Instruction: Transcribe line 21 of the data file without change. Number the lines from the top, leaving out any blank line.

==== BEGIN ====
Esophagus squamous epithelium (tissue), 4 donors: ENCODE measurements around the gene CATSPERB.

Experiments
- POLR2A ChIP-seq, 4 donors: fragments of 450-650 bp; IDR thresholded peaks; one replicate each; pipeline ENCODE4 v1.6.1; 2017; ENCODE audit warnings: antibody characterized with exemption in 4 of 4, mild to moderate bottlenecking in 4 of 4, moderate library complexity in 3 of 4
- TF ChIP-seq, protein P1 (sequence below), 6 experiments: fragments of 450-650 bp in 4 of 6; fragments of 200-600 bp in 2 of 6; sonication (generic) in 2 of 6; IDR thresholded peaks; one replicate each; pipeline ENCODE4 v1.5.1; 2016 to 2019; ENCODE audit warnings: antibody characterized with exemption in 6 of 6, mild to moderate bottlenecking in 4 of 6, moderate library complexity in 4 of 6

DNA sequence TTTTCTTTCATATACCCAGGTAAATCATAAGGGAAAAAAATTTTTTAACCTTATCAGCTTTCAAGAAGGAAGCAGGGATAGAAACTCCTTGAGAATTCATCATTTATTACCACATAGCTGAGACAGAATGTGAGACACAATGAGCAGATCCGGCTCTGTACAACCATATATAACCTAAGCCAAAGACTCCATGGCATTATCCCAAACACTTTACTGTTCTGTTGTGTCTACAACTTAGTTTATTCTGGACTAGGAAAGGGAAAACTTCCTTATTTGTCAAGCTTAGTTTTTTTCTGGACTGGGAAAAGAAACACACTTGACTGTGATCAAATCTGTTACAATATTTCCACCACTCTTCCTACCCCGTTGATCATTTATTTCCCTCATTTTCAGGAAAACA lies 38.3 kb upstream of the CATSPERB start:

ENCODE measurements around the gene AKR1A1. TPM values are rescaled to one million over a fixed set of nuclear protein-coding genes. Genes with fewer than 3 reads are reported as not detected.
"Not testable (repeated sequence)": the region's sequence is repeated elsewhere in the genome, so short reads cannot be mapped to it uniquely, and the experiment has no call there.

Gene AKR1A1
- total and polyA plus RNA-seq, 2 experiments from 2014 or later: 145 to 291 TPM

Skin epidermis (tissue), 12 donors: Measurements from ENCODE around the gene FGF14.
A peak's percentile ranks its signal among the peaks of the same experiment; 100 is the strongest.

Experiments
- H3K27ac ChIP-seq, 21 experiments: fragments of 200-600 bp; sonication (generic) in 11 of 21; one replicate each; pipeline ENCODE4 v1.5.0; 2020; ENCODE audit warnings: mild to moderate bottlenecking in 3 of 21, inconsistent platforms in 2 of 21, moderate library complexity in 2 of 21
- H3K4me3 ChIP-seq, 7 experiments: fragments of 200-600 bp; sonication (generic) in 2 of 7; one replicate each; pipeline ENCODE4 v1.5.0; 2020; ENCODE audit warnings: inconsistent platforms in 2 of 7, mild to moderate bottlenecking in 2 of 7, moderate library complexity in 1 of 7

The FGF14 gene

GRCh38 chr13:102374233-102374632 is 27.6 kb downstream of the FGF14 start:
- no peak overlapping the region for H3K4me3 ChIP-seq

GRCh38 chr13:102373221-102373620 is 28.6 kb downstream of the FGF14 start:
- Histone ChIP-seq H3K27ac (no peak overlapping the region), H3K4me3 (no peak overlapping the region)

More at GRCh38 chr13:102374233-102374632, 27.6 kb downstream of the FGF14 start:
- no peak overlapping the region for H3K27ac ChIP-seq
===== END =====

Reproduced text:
- no peak overlapping the region for H3K27ac ChIP-seq